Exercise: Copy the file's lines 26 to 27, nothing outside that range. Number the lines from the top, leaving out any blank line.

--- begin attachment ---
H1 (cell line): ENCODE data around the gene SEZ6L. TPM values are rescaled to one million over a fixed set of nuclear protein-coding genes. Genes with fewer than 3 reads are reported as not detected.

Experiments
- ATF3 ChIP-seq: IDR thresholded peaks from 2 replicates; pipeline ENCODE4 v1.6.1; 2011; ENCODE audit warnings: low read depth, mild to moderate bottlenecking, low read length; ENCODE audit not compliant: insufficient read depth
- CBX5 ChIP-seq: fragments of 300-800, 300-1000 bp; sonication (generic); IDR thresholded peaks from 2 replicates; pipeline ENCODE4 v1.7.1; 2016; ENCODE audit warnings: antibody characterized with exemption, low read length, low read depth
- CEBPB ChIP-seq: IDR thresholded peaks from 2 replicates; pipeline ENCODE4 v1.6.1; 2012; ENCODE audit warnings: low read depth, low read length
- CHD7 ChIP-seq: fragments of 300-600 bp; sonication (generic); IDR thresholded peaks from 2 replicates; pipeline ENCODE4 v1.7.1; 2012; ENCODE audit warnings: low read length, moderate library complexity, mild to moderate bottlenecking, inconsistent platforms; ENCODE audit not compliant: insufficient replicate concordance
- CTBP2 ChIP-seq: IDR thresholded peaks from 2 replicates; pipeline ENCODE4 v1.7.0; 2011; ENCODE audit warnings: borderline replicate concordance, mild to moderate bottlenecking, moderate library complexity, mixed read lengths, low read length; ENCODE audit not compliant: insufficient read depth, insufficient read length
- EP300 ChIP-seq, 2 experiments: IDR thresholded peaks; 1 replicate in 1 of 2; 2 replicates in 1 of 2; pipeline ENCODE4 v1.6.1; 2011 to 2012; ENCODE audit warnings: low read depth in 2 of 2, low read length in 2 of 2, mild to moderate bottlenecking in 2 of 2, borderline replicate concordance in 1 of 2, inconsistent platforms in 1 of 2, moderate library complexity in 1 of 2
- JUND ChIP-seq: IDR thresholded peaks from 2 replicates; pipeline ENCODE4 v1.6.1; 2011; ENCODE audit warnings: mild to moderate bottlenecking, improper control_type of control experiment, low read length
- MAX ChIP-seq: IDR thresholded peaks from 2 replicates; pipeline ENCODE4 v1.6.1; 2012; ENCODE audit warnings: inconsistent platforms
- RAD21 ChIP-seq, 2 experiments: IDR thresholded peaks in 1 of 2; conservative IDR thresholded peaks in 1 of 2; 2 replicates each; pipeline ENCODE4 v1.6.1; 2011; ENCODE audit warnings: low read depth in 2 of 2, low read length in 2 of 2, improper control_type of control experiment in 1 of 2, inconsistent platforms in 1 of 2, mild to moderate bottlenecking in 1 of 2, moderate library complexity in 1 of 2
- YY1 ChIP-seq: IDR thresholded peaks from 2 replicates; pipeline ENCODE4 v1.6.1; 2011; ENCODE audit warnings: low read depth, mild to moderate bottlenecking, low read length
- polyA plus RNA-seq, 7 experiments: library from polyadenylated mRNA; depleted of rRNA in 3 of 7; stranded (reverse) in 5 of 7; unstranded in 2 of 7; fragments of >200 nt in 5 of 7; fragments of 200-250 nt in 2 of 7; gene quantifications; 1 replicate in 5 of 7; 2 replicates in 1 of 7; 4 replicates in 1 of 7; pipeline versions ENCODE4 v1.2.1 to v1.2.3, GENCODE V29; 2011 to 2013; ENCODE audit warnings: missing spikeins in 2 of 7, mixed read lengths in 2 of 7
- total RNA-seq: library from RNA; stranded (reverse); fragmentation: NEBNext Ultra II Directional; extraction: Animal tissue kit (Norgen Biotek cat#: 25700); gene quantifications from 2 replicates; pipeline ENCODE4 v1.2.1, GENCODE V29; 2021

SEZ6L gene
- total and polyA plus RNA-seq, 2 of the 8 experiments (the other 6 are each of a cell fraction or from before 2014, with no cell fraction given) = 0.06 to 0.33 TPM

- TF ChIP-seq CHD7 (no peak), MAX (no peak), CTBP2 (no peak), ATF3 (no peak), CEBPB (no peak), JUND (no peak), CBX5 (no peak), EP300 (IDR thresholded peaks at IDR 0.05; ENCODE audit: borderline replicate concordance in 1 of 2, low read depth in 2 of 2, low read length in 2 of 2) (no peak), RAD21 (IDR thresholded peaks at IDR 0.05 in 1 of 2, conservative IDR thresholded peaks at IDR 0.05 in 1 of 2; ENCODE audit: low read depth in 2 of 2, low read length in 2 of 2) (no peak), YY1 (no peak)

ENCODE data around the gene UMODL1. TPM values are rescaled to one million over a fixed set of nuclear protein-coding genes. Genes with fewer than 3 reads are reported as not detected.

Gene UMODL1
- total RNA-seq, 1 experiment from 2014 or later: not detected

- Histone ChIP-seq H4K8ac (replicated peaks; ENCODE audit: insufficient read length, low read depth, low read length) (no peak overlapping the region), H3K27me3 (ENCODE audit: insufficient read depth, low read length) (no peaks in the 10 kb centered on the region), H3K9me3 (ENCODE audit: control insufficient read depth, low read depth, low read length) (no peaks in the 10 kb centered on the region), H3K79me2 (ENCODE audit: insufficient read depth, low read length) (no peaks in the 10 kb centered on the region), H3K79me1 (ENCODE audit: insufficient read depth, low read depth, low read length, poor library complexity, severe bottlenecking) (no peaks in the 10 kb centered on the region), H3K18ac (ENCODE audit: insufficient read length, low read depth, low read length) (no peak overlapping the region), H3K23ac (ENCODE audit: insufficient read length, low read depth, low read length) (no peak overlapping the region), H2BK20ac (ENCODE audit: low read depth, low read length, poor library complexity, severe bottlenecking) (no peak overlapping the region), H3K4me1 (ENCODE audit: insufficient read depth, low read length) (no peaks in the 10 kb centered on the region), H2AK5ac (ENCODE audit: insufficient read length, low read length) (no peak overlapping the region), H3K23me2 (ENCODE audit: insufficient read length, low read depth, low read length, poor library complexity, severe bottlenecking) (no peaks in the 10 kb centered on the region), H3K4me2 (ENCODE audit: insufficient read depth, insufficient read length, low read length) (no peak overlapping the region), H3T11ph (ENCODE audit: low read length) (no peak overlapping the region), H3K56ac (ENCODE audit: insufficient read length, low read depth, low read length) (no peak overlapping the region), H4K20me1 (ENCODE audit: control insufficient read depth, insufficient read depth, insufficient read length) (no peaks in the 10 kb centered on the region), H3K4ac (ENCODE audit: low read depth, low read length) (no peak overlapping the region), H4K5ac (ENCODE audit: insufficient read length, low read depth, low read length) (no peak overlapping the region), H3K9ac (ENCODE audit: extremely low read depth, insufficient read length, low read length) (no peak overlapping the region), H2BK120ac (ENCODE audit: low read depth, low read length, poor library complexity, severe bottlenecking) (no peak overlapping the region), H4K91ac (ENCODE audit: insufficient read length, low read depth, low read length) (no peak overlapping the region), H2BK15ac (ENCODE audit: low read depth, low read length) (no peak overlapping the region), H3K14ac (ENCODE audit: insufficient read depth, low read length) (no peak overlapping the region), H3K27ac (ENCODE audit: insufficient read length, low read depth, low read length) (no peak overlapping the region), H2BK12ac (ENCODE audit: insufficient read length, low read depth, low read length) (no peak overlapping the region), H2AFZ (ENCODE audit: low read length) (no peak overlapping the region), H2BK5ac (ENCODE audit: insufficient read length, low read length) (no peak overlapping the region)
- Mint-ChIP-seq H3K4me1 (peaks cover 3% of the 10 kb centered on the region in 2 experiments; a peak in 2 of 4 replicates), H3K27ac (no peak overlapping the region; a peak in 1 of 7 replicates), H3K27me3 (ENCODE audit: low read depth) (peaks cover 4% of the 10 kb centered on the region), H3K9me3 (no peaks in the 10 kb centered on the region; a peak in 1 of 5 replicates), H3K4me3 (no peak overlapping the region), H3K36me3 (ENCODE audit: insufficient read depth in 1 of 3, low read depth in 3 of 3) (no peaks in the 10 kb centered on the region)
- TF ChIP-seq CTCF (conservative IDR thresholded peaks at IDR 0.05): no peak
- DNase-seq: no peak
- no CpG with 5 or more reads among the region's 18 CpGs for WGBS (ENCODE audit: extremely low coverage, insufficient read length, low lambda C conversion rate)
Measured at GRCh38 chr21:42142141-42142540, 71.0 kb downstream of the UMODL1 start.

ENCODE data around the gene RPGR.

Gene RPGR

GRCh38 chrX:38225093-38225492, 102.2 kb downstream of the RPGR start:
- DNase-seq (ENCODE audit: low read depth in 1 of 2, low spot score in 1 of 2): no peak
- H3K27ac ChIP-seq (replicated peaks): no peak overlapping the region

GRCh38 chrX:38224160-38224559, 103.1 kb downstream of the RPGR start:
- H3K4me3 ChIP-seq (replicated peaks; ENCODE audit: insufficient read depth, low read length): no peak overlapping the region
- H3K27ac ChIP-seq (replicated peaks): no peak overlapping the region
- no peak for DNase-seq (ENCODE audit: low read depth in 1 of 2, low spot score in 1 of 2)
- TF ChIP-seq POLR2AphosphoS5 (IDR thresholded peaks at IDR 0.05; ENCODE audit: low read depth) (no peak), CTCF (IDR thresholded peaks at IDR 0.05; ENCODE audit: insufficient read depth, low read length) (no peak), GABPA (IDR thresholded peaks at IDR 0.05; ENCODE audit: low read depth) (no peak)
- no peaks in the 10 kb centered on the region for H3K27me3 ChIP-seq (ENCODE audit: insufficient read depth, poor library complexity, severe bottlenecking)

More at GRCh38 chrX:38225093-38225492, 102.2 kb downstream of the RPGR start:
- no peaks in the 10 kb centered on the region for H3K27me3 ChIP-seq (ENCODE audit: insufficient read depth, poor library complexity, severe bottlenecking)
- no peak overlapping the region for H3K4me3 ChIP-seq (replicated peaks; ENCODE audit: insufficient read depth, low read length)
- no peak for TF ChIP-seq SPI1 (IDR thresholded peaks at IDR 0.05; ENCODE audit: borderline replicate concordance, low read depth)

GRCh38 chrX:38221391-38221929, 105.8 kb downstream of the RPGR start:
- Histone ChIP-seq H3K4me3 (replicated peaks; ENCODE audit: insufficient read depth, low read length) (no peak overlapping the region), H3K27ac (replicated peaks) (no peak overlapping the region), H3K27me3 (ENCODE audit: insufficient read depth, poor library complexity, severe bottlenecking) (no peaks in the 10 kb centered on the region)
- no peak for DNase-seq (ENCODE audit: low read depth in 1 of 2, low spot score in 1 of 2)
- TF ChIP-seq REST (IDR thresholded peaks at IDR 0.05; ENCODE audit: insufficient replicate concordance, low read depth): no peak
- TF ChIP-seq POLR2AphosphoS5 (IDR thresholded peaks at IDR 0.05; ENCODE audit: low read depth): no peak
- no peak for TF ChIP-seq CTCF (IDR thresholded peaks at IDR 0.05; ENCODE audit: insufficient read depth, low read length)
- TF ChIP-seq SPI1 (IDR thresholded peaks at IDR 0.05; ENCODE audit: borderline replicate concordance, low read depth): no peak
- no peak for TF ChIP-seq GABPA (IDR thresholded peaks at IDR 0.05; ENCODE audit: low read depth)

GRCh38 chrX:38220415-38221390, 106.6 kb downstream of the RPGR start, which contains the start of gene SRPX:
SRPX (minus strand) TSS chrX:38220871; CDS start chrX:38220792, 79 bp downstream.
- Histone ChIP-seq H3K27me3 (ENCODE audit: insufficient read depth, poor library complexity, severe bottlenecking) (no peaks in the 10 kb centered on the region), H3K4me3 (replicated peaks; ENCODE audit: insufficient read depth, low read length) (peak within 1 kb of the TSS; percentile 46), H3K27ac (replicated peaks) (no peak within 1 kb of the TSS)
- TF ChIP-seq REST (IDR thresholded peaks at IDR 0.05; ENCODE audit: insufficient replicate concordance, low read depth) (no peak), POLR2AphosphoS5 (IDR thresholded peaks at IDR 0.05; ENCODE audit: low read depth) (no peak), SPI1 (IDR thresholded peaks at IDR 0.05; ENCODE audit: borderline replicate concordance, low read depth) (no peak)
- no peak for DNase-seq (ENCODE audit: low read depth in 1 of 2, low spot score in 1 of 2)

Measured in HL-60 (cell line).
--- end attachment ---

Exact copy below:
Measured at GRCh38 chr21:42142141-42142540, 71.0 kb downstream of the UMODL1 start.

ENCODE data around the gene RPGR.